Now is the perfect time to get involved with protecting our freshwater resources with volunteer events, free training and education classes and family-friendly activities throughout the year!
A water trail is a designated route along a lake, river, canal, or bay for people using small boats such as kayaks, canoes, stand-up paddleboards, single sailboats or rowboats. Sometimes called “blueways,” water trails are the aquatic equivalent of a hiking trail or “greenway” and feature well-developed access and launch points. Often, water trails are near significant historical, environmental or cultural points of interest and include nearby amenities such as restaurants, hotels, and campgrounds.
The Clinton River Water Trail ranges from steep gradients to slow-moving waters and provides over 72 miles to paddle and enjoy.
Placid and tranquil, the Headwaters of the Clinton River includes beautiful glacial lakes and serene wetlands while offering the opportunity for quiet reflection.
Not for the faint of heart, this challenging section of the Clinton River is not for beginners due to steep gradients, hairpin turns and fluctuating water levels.
Some of the most beautiful sections of the Clinton River, these slow-moving waters stretch through heavily forested riverbanks and parks before emptying into Lake St. Clair.
Anyone wanting to paddle the Clinton River should understand that some sections can be challenging, and the water can run very fast and high, especially after a rain event.
When the river runs high, it carries a lot of woody debris downstream that can block passages and create dangerous hazards.
The lower river from Budd Park in Clinton Township downstream to Mt. Clemens is the best stretch for beginners. The upper river in the Chain of Lakes area in Oakland County is also good for beginners.
As a best practice, you should always check the streamflow gauge nearest to the area you are paddling to assess if the river is running high.
ALWAYS PADDLE WITH THE PROPER EQUIPMENT. Life vests, helmets, a whistle, a first aid kit, and a phone are standard equipment.
NEVER PADDLE ALONE. Always paddle with at least one other person in a separate boat and do not become separated.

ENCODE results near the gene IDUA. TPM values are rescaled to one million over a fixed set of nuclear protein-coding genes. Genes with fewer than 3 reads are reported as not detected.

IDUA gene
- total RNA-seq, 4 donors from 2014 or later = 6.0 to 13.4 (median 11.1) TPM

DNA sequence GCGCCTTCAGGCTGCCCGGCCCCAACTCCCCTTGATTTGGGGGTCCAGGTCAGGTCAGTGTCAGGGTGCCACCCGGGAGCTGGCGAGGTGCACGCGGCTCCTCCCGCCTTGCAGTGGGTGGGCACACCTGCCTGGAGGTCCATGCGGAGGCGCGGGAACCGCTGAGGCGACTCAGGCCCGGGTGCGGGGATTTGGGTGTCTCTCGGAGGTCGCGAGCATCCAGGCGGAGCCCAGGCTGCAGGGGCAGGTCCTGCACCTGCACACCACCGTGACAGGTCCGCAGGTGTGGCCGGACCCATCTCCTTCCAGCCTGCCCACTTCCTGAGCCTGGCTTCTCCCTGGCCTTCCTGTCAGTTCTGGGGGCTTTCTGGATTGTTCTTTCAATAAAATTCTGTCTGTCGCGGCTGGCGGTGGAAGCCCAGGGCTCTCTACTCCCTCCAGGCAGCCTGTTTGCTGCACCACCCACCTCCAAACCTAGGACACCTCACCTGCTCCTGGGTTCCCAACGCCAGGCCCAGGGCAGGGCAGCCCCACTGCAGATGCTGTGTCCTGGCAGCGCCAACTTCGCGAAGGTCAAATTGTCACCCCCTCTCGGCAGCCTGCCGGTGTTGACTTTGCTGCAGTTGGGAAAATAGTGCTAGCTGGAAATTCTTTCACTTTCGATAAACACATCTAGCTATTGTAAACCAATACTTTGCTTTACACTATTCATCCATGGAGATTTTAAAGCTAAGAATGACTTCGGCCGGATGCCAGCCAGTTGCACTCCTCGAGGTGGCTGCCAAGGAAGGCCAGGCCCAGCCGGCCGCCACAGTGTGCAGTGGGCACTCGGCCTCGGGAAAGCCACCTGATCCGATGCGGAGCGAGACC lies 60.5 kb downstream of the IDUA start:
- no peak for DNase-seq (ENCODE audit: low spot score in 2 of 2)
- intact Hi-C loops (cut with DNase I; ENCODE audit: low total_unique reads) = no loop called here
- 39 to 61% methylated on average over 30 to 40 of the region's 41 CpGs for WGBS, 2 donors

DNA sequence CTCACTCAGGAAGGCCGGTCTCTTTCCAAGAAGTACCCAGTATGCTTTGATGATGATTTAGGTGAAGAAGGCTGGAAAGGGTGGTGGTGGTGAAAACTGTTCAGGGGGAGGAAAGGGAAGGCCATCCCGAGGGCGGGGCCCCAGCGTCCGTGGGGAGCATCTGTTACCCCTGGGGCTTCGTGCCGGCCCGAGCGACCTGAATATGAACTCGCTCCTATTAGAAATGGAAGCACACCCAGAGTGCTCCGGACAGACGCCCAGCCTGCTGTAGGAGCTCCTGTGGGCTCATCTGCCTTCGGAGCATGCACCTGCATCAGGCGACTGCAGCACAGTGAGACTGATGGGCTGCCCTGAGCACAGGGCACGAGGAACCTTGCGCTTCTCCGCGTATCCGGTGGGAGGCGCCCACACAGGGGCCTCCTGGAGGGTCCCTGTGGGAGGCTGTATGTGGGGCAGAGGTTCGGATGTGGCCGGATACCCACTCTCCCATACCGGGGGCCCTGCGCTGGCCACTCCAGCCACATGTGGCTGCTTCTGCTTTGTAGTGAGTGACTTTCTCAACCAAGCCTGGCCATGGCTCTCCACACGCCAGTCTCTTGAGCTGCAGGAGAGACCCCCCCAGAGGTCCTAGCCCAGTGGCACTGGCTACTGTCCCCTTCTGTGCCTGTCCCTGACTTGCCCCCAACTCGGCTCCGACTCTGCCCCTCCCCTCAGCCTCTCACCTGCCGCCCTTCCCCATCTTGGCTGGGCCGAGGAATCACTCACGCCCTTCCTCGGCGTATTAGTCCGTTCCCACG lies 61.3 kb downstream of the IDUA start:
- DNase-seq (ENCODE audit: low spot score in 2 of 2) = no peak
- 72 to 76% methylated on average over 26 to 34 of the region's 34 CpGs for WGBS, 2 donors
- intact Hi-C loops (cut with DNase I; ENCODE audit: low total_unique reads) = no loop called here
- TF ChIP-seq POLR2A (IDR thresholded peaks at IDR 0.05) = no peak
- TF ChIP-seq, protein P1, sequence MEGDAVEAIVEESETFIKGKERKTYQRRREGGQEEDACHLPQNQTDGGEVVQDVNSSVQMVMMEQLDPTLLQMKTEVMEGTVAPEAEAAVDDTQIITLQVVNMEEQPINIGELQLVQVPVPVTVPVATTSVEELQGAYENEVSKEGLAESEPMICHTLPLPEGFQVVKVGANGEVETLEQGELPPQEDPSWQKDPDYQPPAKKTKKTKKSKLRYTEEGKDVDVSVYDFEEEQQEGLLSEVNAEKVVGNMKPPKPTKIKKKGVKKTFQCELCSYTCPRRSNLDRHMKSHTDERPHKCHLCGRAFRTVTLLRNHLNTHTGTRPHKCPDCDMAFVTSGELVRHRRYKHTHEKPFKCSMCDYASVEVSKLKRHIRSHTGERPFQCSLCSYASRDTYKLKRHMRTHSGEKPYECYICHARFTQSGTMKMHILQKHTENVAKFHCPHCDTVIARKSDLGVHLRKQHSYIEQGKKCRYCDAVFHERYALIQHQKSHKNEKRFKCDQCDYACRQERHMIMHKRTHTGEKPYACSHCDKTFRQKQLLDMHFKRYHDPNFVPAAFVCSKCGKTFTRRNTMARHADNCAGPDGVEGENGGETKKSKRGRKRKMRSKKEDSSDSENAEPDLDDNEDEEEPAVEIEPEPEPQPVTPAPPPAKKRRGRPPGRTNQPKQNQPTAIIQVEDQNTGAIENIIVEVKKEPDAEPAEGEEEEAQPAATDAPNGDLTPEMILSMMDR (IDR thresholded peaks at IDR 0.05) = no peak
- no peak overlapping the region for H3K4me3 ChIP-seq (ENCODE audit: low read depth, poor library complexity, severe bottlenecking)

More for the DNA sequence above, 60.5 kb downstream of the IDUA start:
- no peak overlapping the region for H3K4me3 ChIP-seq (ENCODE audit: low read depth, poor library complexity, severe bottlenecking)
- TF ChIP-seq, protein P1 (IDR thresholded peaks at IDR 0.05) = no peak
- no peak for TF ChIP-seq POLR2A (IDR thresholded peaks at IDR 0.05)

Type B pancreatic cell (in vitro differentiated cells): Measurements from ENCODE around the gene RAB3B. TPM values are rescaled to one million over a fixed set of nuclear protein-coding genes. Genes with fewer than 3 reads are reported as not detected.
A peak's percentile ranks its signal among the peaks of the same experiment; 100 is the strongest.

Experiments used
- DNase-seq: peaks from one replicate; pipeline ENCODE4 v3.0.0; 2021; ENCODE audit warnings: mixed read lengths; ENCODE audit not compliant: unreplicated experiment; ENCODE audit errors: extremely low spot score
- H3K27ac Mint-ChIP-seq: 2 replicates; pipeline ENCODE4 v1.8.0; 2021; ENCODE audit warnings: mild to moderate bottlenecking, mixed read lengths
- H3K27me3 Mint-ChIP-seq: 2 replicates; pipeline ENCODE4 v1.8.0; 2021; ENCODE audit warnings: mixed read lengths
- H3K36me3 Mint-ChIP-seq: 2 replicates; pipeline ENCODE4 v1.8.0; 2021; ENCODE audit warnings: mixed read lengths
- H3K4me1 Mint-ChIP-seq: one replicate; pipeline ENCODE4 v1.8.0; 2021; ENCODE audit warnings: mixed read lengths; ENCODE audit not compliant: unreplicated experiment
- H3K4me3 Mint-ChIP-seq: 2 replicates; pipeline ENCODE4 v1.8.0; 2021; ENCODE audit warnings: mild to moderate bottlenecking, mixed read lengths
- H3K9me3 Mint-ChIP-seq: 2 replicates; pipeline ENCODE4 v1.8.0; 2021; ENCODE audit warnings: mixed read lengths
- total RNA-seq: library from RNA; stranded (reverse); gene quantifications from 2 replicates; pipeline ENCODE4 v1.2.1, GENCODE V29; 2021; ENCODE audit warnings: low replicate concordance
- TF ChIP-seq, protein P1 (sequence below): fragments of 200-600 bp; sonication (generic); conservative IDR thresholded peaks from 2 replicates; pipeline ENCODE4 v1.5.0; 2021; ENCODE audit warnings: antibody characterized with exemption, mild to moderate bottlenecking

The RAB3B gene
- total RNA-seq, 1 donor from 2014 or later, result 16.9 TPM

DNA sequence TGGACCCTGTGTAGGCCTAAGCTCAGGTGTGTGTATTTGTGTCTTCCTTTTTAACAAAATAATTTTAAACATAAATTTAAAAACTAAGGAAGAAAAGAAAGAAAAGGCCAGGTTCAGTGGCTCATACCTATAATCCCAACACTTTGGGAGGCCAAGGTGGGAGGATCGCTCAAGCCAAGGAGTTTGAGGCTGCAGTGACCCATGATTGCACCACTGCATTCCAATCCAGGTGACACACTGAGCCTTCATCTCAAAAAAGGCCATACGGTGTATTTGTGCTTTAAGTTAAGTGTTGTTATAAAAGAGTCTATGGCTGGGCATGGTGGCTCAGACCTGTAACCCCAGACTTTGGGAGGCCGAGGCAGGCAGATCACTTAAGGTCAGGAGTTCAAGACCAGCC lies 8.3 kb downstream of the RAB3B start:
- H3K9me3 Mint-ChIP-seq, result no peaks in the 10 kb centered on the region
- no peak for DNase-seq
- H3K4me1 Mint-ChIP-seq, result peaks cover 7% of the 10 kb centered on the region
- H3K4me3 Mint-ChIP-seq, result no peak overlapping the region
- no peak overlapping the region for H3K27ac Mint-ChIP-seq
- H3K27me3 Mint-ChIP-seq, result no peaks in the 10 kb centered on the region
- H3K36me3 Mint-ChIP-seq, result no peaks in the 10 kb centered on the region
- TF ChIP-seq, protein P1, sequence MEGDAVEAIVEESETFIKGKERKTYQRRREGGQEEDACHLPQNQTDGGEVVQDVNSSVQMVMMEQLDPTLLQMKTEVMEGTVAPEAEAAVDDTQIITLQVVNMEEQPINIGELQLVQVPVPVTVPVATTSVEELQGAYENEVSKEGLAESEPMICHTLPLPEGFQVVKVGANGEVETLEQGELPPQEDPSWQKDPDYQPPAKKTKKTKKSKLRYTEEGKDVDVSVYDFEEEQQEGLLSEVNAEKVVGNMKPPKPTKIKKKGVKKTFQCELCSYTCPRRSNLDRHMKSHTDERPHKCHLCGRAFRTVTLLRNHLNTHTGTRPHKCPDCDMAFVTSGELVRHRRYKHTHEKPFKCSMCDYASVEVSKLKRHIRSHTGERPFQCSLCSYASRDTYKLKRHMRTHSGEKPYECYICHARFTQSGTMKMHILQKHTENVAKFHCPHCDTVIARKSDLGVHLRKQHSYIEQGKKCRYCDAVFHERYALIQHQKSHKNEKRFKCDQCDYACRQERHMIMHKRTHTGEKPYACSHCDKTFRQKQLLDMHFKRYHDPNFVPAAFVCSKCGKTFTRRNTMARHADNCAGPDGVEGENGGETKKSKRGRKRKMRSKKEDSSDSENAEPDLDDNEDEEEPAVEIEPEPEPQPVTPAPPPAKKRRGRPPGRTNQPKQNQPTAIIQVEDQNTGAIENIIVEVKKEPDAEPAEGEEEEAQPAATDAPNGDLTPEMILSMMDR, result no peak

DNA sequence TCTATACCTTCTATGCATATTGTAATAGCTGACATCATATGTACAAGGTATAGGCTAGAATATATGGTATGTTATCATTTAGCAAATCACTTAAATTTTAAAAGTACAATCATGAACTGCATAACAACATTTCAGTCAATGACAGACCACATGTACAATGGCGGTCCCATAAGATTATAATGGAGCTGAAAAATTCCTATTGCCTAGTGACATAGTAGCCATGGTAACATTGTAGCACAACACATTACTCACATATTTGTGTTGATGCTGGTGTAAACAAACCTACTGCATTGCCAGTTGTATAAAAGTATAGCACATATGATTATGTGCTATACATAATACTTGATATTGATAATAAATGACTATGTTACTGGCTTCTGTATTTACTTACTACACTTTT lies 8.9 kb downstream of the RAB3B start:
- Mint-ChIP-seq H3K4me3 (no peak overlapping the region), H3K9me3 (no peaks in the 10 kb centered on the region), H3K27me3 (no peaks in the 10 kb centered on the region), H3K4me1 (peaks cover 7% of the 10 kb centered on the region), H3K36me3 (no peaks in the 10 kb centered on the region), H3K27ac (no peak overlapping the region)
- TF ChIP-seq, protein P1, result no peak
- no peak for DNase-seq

BE AWARE OF THE STREAM FLOW. Check streamflow at the USGS gauge nearest to your intended trip. Visually check stream flow before you embark, and if the river is too fast for your comfort level, wait until it recedes.
BE AWARE OF THE WATER TEMPERATURE. Coldwater is extremely dangerous. Learn about protecting yourself from hypothermia.
BE AWARE OF THE WEATHER. Conditions can change rapidly. Be aware of forecasts, and do not go out during thunderstorms or other adverse weather events. Stay alert to changing weather conditions.
BE AWARE OF THE DAYLIGHT. Make sure you leave enough daylight to comfortably finish your trip.
BRING A SPARE CHANGE OF CLOTHES IN A DRY BAG. You will likely get wet. Bring a spare change of clothes in a dry bag to avoid hypothermia.
WEAR RIVER FOOTWEAR. Protect your feet from sharp river rocks—always wear footwear.
KNOW HOW TO SWIM. Make sure you know how to swim before embarking on a river trip.
KNOW HOW TO GET HELP. To get help, dial 911. Make sure you are aware of your surroundings and can communicate your position to emergency responders.
SAFETY SIGNS. Know how to recognize the safety signs throughout the Clinton River. To learn more about the signs click here.
Signage is posted at several paddle access points along the Clinton River Water Trail. These signs indicate paddlable sections of the river, recommendations for beginners, and provide safety information.
These signs have also been translated into Spanish and Arabic, the two most spoken languages in the watershed after English.
CRWC, in partnership with TOTAGO, has developed a web and mobile app experience for the Clinton River water trail. Use the app to plan an ideal paddle and navigate the river in real-time. You can also report hazards in real-time to help improve safety for everyone.
Water-level warnings are based on minimum and maximum stream heights measured at the United States Geological Survey stream gauge located in Sterling Heights.
Low-water warning: Gauge Height = 8 feet.
High-water warning: Gauge Height = 10 feet
During the summer of 2020, Clyde paddled the entire length of the Clinton River Water Trail except for the section through Rochester, Michigan (low water conditions). This video series presents his trips along the different sections of the river.